0x1c Size shift is 28
0x0c00 Proof size min is 12
0xe400 Proof size max is 228
0x4c Payload is 76 bytes
0x68a639cb3deab5b623054d60e7856037 Payload
0x8afa0f314f08dec16cc4ec4fd9bef1ff
0x468af883c6c9c3d54260087a046d12a0
0x7cc3988f9ff2957a384de8eddb75b037
0x798d1073214b7ea6954f1b3a
0x01000000 Purpose ID = 1 (PURPOSE_CONNECT)
0xa49d065900000000 UNIX timestamp 1493605796
0x47 71 byte signature
0x304502210095fc5fafe2032097c4d12a Signature data
0x8901401cda297aad614e16f23ec42d4b
0x78955856c002206ab7ada4ac8f6fa9d5
0xbd7cd06f9ba89587a28e14cea14e7f8f
0x8d5ab851541791

Serialized solution example

020100000009ffff5f2000000000000002000000051c0c00e4004c68a639cb3deab5b623054d60e7
8560378afa0f314f08dec16cc4ec4fd9bef1ff468af883c6c9c3d54260087a046d12a07cc3988f9f
f2957a384de8eddb75b037798d1073214b7ea6954f1b3a01000000a49d0659000000004730450221
0095fc5fafe2032097c4d12a8901401cda297aad614e16f23ec42d4b78955856c002206ab7ada4ac
8f6fa9d5bd7cd06f9ba89587a28e14cea14e7f8f8d5ab8515417914400000000550b11000fc89a00
45034401ddfce70108da0e026ccc570306fe84041d3f8504559e3e05d41a99051707520697cfa006
59e50d077bd71f0713fe260714493007

Note that the first 187 bytes are identical to the challenge above.

Hex Description
0x0201..1791 Challenge
0x44 Solution is 68 bytes long
0x00000000 The cuckoo cycle nonce is 0
0x550b11000fc89a0045034401ddfce701 Cycle edges 0..3
0x08da0e026ccc570306fe84041d3f8504 Cycle edges 4..7
0x559e3e05d41a99051707520697cfa006 Cycle edges 8..11
0x59e50d077bd71f0713fe260714493007 Cycle edges 12..15

Cuckoo-Cycle Example 2

Cuckoo Cycle header (76 bytes):

00..1f   3c1e3ee5 c799b7e9 92bcccbb 8985979d cb8dd229 b8d0db06 e677d00b b3a43c88
20..3f   ef8596a7 7cbd1dda 23b0a0b8 4bdf6084 d7aa28dd bd5e91b5 11b3578c baf92707
40..4b   c940b051 a0759b3f 80c5fb65

Example solution nonce: 4 (04000000)

Solution edges (22 number of 32-bit unsigned integers, read horizontally from top left):

5a013700 7074ce00 e3dbeb00 e88f7901 06d71d02 984d3d02 091b5002 378a8e02
90a6d202 b3c67003 757cb703 44d9cf03 297f2004 8e76a604 67e44a05 7b077405
634f8405 23e88c05 0d887606 109d3e07 c4bdcd07 3db2d407

SHA256(Cuckoo-Cycle)

SHA256 target: 0x2021642c

Cuckoo Cycle header (76 bytes, same as above):

00..1f   3c1e3ee5 c799b7e9 92bcccbb 8985979d cb8dd229 b8d0db06 e677d00b b3a43c88
20..3f   ef8596a7 7cbd1dda 23b0a0b8 4bdf6084 d7aa28dd bd5e91b5 11b3578c baf92707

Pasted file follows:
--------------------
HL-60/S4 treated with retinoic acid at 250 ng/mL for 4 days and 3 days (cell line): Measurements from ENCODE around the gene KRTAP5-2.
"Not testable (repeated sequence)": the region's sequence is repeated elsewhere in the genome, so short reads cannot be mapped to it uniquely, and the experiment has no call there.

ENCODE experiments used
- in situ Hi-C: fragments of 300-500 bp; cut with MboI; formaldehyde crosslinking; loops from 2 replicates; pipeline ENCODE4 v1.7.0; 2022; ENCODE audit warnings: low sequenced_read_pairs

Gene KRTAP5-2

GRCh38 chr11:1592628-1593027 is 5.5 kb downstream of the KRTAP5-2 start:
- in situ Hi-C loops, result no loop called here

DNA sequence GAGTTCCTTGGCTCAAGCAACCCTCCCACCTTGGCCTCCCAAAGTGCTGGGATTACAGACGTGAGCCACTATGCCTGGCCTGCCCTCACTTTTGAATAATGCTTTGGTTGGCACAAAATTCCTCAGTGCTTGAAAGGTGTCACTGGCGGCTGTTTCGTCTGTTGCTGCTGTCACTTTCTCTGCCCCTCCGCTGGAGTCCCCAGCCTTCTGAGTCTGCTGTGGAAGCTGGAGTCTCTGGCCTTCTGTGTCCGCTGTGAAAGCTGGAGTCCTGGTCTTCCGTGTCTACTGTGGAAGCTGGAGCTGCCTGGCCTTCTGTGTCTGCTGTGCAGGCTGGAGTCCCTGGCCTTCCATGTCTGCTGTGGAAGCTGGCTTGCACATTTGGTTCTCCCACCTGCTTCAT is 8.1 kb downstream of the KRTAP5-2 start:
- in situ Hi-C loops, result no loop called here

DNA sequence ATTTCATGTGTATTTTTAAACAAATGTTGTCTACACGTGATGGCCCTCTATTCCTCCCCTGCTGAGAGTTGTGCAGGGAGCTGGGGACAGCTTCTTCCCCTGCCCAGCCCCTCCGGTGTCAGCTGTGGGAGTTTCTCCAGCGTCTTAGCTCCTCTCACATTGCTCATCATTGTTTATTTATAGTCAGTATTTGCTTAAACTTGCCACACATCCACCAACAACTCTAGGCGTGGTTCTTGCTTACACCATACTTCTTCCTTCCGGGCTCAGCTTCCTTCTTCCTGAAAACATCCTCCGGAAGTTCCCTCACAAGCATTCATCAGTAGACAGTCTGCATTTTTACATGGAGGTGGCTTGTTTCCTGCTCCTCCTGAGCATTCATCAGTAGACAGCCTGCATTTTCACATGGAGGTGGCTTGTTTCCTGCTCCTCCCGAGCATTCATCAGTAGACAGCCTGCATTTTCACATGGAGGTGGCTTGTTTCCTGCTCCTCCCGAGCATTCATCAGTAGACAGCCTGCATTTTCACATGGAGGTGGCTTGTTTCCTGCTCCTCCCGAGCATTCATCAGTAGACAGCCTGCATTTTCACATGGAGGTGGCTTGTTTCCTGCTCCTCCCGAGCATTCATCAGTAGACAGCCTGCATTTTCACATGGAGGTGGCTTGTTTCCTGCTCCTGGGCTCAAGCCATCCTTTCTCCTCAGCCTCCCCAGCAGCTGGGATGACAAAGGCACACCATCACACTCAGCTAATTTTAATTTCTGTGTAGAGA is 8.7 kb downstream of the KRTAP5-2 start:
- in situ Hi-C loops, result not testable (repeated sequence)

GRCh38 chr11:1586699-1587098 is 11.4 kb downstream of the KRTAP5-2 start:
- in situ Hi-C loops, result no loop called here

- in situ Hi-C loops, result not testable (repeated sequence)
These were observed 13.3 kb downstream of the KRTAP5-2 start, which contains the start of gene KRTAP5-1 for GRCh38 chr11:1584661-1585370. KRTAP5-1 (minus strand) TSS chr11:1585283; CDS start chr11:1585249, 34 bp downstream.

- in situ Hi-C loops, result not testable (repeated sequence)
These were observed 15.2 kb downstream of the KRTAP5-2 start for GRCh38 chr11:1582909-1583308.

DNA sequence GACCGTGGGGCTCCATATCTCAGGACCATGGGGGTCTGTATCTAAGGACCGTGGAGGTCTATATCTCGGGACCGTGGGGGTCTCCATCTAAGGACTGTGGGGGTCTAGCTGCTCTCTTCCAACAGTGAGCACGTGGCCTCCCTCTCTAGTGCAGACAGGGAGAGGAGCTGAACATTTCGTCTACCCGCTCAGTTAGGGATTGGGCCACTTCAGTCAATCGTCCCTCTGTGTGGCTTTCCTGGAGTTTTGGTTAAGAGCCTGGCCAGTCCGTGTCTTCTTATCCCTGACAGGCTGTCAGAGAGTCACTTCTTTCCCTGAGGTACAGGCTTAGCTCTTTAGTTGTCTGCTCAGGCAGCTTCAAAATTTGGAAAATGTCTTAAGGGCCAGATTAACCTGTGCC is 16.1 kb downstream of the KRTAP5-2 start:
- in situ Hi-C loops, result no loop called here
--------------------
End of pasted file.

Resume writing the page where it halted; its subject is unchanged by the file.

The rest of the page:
40..4b   c940b051 a0759b3f 80c5fb65

Example solution nonce: 4 (04000000)

SHA256 input (cuckoo-cycle nonce + solution):

04000000
5a013700 7074ce00 e3dbeb00 e88f7901 06d71d02 984d3d02 091b5002 378a8e02
90a6d202 b3c67003 757cb703 44d9cf03 297f2004 8e76a604 67e44a05 7b077405
634f8405 23e88c05 0d887606 109d3e07 c4bdcd07 3db2d407

SHA256 hash: 08210561257e26776135ec1cb92cfe17f46803613c0bdc02043e5545b18556ce

Must be less than: 21642c0000000000000000000000000000000000000000000000000000000000

Serialized challenge example

0201000000092c64212000000000000002000000051c0c00e4004c3c1e3ee5c799b7e992bcccbb89
85979dcb8dd229b8d0db06e677d00bb3a43c88ef8596a77cbd1dda23b0a0b84bdf6084d7aa28ddbd
5e91b511b3578cbaf92707c940b051a0759b3f80c5fb650100000024aa0659000000004630440220
0edfb5c4812a31d84cbbd4b24e631795435a0d16b57d37ef773735b8a87caa8a0220631d0b78b7f1
d29c9e54a76f3457ff1a2ee19490ff027c528a896f4bf6aff577

Hex Description
0x02 Two proofs of work
0x01000000 Proof of work ID = 1 (SHA256)
0x09 Config is 9 bytes
0x2c642120 SHA256: Compact target = 0x2021642c
0x00 SHA256: Nonce size is 0 bytes
0x00000000 SHA256: Nonce offset is 0
0x00 Payload is 0 bytes
0x02000000 Proof of work ID = 2 (cuckoo-cycle)
0x05 Config is 5 bytes
0x1c Size shift is 28
0x0c00 Proof size min is 12
0xe400 Proof size max is 228
0x4c Payload is 76 bytes
0x3c1e3ee5c799b7e992bcccbb8985979d Payload
0xcb8dd229b8d0db06e677d00bb3a43c88
0xef8596a77cbd1dda23b0a0b84bdf6084
0xd7aa28ddbd5e91b511b3578cbaf92707
0xc940b051a0759b3f80c5fb65
0x01000000 Purpose ID = 1 (PURPOSE_CONNECT)
0x24aa065900000000 UNIX timestamp 1493608996
0x46 70 byte signature
0x304402200edfb5c4812a31d84cbbd4b2 Signature data
0x4e631795435a0d16b57d37ef773735b8
0xa87caa8a0220631d0b78b7f1d29c9e54
0xa76f3457ff1a2ee19490ff027c528a89
0x6f4bf6aff577

Serialized solution example

0201000000092c64212000000000000002000000051c0c00e4004c3c1e3ee5c799b7e992bcccbb89
85979dcb8dd229b8d0db06e677d00bb3a43c88ef8596a77cbd1dda23b0a0b84bdf6084d7aa28ddbd
5e91b511b3578cbaf92707c940b051a0759b3f80c5fb650100000024aa0659000000004630440220
0edfb5c4812a31d84cbbd4b24e631795435a0d16b57d37ef773735b8a87caa8a0220631d0b78b7f1
d29c9e54a76f3457ff1a2ee19490ff027c528a896f4bf6aff5775c040000005a0137007074ce00e3
dbeb00e88f790106d71d02984d3d02091b5002378a8e0290a6d202b3c67003757cb70344d9cf0329
7f20048e76a60467e44a057b077405634f840523e88c050d887606109d3e07c4bdcd073db2d407

Note that the first 186 bytes are identical to the challenge above.

Hex Description
0x0201..f577 Challenge
0x5c Solution is 92 bytes long
0x04000000 The cuckoo cycle nonce is 4
0x5a0137007074ce00e3dbeb00e88f7901 Cycle edges 0..3
0x06d71d02984d3d02091b5002378a8e02 Cycle edges 4..7
0x90a6d202b3c67003757cb70344d9cf03 Cycle edges 8..11
0x297f20048e76a60467e44a057b077405 Cycle edges 12..15
0x634f840523e88c050d887606109d3e07 Cycle edges 16..19
0xc4bdcd073db2d407 Cycle edges 20..21

Copyright

This BIP is licensed under the BSD 2-clause license.